The Obama Administration has made advancing the status of women and girls a central element of U.S. foreign policy, development, and national security objectives.
We’ve made great progress. From expanding gender training and tools for diplomats and civil service, to integrating a gender perspective into our strategies, budgets, and evaluation indicators, we’ve been making changes to ensure advancing the status of women and girls becomes part of our daily work. We’ve helped bolster women’s participation in civil society and their leadership opportunities in local and national governments. We’ve encouraged other governments to unleash the potential of women’s economic participation to ensure prosperity for all members of society. We’ve worked with partners globally to draw upon the full contributions of women in all aspects of peacemaking, peacekeeping, and peace building. The United States is also a strong supporter of a stand-alone goal on gender equality and the empowerment of women and girls in the Post-2015 Development Agenda, which presents a significant opportunity for the global community.
But we can always do more. Gender inequality, discrimination, and violence have been unacceptable realities in far too many places around the world. This is why this week Secretary Kerry released additional policy guidance directing all bureaus and embassies to continue to place women and girls front and center -- by boosting women’s economic and political participation and engagement in building peace and security, addressing the pervasive problem of gender-based violence, and investing in the future of adolescent girls. It also directs us to continue working internally to expand the tools, training, and systems the Department needs to succeed in these efforts.
I want to highlight two critical areas on which Secretary Kerry would like us to focus. First is the prevention and response to gender-based violence. I was privileged to work on the U.S. Strategy to Prevent and Respond to Gender-based Violence Globally while serving at the White House, and was proud to stand with the Secretary in London last week as he called for increased accountability and an end to impunity at the Global Summit to End Sexual Violence in Conflict. Gender-based violence remains pervasive in both developed and developing countries, and during times of both peace and conflict, and the United States supports comprehensive and multi-sector efforts to address it in all its forms. With Secretary Kerry’s guidance, we will continue to pursue the diplomatic and programmatic efforts necessary to protect women and girls from violence.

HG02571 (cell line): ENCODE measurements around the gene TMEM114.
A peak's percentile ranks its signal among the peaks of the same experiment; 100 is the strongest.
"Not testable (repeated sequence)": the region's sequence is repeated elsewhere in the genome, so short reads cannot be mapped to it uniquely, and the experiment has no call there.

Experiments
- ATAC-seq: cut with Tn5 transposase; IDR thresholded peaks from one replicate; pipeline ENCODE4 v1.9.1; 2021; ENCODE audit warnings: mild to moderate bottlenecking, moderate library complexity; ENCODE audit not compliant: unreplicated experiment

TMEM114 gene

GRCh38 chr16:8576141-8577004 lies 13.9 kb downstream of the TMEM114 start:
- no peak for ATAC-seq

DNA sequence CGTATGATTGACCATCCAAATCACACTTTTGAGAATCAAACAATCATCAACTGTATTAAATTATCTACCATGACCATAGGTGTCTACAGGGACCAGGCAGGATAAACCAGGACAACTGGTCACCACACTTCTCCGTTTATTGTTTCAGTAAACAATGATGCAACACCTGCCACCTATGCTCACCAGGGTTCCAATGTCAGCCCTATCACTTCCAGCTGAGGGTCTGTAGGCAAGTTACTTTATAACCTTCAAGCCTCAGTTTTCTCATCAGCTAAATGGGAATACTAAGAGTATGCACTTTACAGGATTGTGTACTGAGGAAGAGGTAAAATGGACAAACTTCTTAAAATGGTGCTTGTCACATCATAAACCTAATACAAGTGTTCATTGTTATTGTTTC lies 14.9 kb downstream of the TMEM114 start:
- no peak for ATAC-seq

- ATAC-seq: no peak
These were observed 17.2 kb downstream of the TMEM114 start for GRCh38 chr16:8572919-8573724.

Second, we will expand our efforts to empower adolescent girls. As recent events in Nigeria have demonstrated, girls’ rights to lead full, safe, and productive lives are under attack. Globally, girls face particular challenges, including poorer educational outcomes; gender-based violence, and harmful traditional practices like early and forced marriage and female genital mutilation/cutting. Too often they face a higher vulnerability to disease and infections such as HIV and are forced to take on a disproportionate share of household and unpaid work. When girls are educated, healthy, and safe from violence, they can contribute to a better future for themselves, their families, and their communities. Intensifying our efforts to help girls worldwide realize their potential is a critical investment in our future.
With this new policy guidance, Secretary Kerry has renewed and strengthened our commitment to ensuring that gender integration and the advancement of women and girls remain integral to our diplomatic, development, and security objectives. As he said in London, “Without the help and guidance of all members of society -- men, women, youth -- we will not be able to achieve the lasting peace and security that all people deserve and yearn for.” Working together, we can make a difference and build momentum to advance gender equality and safeguard human dignity.